Last month, Israeli intelligence tracked the Iranian military ships Alvand and Kharg, on a journey through the Suez Canal to the port of Latakia in Syria – a place the Russian navy and the Iranian Revolutionary Guard Corps both operate. The cargo was offloaded and then picked up by the A.S. Victoria. The Victoria then sailed to Mersin, Turkey, waited a few days and set sail toward its destination in Alexandria, Egypt. But before it got there, Israeli commandos boarded it and directed it to Israel. More than 50 tons of weapons were off-loaded before the ship and crew were allowed to continue their journey.
Among the weapons was an Iranian-produced version of the Chinese C-704 anti-ship missile, called a “strategic threat,” by Israeli Defense Minister Ehud Barak. The missile poses a threat to Israel’s naval installations and the vessels that protect the 80 percent of the Israeli population that lives in the coastal plain as well as its ports, the power plant at Ashkelon and offshore natural gas facilities.
The missile operators need radar to acquire and fix targets, and two British Kelvin Hughes radars were also found by the IDF. The radars, which come in both civilian and military versions, have to be integrated with the missiles. The integration itself is a military function, making the distinction between the civilian and the military versions immaterial. Someone did the job. In addition, it can be assumed this is the same radar the Iranian Navy is using for its ships equipped with C-704 missiles; it wouldn’t make sense for Iran to be acquiring them just for Hamas. Whoever is integrating for the Hamas export-version is also integrating for Iran.
With this seizure, the Victoria joins a long line of ships large and small that have been foiled by Israel as they attempted to bring Iranian arms to Hamas. But the Victoria is particularly noteworthy for two reasons: the cargo itself, which included the British radars, and the ship on which it was traveling, a French-operated vessel. Both indicate the disturbing possibility that Western European firms like CMA-CGM, which has offices in Iran and operates the Victoria, are engaged in activities that violate UN Security Council resolutions prohibiting the transfer of military equipment and technology to Iran, and from Iran to any other place. Complicity of the interim Egyptian government in the ship’s passage through the Suez Canal is also worrisome.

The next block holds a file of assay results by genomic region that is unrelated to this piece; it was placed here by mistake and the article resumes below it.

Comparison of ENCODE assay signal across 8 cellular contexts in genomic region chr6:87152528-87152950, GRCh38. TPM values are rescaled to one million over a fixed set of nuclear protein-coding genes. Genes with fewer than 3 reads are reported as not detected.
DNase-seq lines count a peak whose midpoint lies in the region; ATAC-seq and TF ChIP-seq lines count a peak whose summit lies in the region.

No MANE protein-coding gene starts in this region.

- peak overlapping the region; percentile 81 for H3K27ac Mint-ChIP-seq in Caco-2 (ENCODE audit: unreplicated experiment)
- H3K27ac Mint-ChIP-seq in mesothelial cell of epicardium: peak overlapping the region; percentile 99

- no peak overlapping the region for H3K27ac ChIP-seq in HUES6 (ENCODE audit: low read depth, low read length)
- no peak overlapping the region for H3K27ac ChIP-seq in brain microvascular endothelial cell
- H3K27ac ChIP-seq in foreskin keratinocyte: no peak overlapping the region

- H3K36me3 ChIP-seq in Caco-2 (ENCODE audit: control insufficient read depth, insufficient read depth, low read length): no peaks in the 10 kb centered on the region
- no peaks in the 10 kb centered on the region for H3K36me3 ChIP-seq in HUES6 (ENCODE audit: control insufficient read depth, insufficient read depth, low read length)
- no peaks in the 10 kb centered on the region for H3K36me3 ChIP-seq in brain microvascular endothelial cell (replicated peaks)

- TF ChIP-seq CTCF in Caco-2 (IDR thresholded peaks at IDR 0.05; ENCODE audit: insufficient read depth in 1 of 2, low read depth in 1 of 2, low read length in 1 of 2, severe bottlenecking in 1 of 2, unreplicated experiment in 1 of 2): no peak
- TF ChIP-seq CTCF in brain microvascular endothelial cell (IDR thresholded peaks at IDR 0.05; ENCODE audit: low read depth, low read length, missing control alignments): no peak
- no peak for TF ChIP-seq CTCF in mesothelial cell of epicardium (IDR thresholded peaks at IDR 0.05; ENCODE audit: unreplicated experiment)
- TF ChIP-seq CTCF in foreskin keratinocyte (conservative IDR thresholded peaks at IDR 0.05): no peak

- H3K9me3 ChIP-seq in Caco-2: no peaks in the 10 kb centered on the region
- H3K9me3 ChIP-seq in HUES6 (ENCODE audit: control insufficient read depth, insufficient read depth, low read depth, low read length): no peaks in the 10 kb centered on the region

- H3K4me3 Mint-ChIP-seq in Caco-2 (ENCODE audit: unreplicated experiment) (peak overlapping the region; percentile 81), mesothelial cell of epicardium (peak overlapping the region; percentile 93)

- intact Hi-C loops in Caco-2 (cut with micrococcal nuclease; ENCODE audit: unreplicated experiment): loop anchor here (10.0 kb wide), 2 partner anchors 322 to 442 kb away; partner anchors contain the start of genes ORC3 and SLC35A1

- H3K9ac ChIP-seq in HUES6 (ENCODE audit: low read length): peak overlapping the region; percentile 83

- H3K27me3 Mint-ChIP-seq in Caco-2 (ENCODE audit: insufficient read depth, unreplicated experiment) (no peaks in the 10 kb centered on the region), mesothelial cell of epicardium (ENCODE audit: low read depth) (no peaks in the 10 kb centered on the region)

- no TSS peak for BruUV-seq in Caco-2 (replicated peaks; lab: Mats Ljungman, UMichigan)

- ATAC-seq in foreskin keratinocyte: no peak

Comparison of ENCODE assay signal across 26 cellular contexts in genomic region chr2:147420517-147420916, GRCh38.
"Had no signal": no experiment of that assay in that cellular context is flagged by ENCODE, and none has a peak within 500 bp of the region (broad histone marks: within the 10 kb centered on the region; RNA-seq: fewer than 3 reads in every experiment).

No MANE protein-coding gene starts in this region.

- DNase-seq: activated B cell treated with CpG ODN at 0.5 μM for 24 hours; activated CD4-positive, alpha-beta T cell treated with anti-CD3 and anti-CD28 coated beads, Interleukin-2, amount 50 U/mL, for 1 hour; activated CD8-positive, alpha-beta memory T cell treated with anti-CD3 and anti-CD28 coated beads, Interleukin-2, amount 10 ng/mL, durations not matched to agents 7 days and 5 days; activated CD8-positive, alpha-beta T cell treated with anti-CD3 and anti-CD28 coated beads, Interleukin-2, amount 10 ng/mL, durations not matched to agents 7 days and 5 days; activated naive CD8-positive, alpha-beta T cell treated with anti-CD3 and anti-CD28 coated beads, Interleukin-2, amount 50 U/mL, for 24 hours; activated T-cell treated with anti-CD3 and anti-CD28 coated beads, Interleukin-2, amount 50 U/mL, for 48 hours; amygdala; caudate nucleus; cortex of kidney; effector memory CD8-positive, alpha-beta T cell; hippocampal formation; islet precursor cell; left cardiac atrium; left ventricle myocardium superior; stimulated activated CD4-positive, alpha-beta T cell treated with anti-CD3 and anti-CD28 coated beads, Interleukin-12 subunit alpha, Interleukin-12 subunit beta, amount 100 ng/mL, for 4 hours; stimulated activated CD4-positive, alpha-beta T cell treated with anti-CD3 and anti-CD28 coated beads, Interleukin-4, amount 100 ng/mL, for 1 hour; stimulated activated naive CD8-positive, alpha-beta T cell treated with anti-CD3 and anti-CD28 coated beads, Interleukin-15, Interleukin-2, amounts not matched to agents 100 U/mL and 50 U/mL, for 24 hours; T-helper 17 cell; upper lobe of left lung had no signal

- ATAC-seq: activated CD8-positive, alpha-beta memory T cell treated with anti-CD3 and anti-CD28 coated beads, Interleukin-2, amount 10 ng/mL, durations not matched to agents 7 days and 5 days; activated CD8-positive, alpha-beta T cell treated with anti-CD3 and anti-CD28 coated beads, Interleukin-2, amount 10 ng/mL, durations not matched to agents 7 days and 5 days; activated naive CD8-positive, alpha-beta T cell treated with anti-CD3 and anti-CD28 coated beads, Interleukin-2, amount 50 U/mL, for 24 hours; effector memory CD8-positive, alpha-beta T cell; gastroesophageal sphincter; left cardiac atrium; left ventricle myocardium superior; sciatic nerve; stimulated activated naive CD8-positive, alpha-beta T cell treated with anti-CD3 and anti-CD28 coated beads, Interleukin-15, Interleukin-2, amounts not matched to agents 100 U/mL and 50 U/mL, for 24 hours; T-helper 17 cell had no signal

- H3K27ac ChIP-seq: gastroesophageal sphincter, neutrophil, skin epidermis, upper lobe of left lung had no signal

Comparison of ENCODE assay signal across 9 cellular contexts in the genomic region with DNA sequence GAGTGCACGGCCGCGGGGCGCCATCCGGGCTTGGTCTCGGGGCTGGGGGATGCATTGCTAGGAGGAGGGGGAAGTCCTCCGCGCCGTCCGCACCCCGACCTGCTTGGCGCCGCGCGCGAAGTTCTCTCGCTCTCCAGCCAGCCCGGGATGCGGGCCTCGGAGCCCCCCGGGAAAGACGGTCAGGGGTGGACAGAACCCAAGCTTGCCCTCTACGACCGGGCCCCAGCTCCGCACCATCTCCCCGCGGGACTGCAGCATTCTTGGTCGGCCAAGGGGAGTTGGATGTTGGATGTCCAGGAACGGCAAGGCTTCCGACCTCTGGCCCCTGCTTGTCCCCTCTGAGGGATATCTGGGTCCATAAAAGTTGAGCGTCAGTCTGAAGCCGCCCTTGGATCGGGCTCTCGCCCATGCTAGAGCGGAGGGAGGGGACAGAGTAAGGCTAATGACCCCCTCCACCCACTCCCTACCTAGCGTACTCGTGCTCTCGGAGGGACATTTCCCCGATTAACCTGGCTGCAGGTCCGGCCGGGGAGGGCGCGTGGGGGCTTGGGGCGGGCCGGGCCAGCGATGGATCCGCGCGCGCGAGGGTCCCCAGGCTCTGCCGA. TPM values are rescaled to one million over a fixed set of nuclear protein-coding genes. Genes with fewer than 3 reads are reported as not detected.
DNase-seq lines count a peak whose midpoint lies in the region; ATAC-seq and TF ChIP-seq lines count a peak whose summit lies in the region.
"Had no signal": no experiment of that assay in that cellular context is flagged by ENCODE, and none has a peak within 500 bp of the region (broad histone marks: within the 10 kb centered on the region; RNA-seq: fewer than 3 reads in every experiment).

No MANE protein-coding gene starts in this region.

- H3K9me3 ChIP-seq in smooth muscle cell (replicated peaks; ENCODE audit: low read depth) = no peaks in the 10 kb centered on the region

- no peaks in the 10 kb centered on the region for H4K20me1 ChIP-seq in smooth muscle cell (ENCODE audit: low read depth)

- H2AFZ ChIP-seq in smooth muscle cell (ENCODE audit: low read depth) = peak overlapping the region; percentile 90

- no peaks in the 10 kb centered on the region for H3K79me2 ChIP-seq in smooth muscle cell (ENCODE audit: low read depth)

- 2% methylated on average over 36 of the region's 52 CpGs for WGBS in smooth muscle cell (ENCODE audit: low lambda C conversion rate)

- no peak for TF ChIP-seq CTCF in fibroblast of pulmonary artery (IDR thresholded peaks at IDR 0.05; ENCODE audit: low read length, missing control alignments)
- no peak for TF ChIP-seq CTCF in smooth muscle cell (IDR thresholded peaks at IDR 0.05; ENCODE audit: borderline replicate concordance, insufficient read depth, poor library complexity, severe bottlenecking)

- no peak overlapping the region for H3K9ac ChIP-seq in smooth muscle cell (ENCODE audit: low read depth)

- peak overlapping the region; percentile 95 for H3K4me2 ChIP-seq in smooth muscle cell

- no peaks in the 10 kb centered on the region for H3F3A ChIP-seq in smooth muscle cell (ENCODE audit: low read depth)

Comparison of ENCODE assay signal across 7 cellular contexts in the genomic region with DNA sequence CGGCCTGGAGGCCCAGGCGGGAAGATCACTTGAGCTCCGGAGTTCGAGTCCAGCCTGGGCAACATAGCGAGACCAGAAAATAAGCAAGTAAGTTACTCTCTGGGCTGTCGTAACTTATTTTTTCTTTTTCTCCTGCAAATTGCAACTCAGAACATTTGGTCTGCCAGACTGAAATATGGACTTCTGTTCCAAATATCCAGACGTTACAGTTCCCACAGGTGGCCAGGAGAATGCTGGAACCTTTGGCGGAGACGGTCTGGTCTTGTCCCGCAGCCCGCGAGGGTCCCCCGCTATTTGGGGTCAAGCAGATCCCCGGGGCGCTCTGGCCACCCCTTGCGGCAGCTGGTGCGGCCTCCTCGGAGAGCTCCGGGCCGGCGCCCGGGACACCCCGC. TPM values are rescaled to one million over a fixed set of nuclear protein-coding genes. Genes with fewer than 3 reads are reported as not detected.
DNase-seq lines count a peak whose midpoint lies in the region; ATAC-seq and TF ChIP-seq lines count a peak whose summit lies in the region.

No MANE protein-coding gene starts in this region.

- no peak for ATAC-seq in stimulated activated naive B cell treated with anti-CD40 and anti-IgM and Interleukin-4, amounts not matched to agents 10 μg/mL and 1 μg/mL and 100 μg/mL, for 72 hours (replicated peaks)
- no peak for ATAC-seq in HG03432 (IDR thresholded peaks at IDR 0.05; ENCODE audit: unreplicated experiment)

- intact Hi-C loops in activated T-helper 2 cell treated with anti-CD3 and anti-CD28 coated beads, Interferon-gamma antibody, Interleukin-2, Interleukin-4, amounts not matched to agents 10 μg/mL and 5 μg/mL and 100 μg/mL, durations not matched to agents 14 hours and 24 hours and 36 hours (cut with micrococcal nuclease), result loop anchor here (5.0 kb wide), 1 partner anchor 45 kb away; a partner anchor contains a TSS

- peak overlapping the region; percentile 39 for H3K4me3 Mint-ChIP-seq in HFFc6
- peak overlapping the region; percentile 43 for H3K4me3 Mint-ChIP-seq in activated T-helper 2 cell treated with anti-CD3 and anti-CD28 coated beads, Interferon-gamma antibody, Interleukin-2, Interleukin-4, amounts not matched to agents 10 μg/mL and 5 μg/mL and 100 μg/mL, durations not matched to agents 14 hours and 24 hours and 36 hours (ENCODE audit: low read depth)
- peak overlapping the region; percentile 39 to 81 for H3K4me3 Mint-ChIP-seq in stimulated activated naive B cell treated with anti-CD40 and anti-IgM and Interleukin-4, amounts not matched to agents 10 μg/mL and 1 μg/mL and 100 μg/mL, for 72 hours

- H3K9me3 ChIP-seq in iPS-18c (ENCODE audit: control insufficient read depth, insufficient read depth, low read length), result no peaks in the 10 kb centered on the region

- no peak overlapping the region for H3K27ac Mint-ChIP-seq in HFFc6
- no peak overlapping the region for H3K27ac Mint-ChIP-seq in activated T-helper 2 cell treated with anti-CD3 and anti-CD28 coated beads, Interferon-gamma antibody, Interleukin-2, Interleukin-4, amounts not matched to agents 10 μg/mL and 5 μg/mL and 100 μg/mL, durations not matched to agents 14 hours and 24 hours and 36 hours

This is not the first time CMA-CGM has been found with Iranian-related weapons aboard one of its ships. In October 2010, the company admitted that a shipment of arms seized by Nigerian officials came from Iran. Israel said the arms were destined for Gaza, while Senegalese authorities thought they were going to West Africa. On the import side, in July 2009 the UAE seized a shipment of weapons from North Korea headed for Iran on a CMA-CGM vessel. Diplomatic sources said it contained components for an Iranian test launch of a North Korean intermediate-range ballistic missile.
Equally jarring is the possibility of Egyptian complicity. The interim Egyptian government claimed it was powerless to stop a vessel from a country with which it is not at war. However, this was the first Iranian military passage through the Suez Canal since the Islamic Revolution of 1979 because Egypt has considered Iran to be hostile. Egypt is, in any event, bound by the Security Council to ensure that passing ships comply with the terms of the embargo. According to some reports, the two Iranian naval ships were “routinely” inspected by Egyptian authorities; according to others, Iranian diplomats simply “assured” the Egyptians the ships were not carrying weapons. If the Egyptians did not actually inspect the ship’s cargo, they were snookered. If inspectors checked, found the weapons but still authorized the passage, then an entirely new challenge to sanctions enforcement may be emerging. It is not reasonable to think the inspectors checked and didn’t see the weapons.
To skirt sanctions, Iran has used various countries and mechanisms in its efforts to supply Hamas in its war against Israel as well as to add to its nuclear-related capabilities, and the international community has been working to stop the smuggling at both ends. Sudan has been a transit point for air and land shipments, some of which have been stopped by Egypt. Turkey, despite its political pique with Israel, last week stopped an Iranian plane suspected of carrying weapons. The U.S. Navy has used its pirate-searching assets to track Iranian arms shipments as well. And just this past Friday, Malaysia revealed that two cargo containers it recently seized were bound for Iran filled with nuclear-related technology from China.
The issue remains whether countries of the West are still providing Iran with weapons, weapon-related technology and embargo-busting capabilities that allow the Islamic Republic to wage war by proxy. After this latest, failed, attempt, at least the British and French governments know where to start looking. And everyone should be looking at the interim government of Egypt.
Shoshana Bryen is JINSA’s Senior Director for Security Policy